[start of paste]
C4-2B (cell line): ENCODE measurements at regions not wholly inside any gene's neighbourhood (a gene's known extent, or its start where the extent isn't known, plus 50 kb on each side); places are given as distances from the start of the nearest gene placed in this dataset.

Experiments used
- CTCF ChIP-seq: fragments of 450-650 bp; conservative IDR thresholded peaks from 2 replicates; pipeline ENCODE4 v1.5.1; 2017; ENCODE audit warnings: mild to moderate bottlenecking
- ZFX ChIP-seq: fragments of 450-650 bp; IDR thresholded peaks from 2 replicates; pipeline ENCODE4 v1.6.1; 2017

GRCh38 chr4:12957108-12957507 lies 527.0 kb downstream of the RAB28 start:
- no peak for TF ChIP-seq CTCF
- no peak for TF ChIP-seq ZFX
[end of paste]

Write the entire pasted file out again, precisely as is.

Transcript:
C4-2B (cell line): ENCODE measurements at regions not wholly inside any gene's neighbourhood (a gene's known extent, or its start where the extent isn't known, plus 50 kb on each side); places are given as distances from the start of the nearest gene placed in this dataset.

Experiments used
- CTCF ChIP-seq: fragments of 450-650 bp; conservative IDR thresholded peaks from 2 replicates; pipeline ENCODE4 v1.5.1; 2017; ENCODE audit warnings: mild to moderate bottlenecking
- ZFX ChIP-seq: fragments of 450-650 bp; IDR thresholded peaks from 2 replicates; pipeline ENCODE4 v1.6.1; 2017

GRCh38 chr4:12957108-12957507 lies 527.0 kb downstream of the RAB28 start:
- no peak for TF ChIP-seq CTCF
- no peak for TF ChIP-seq ZFX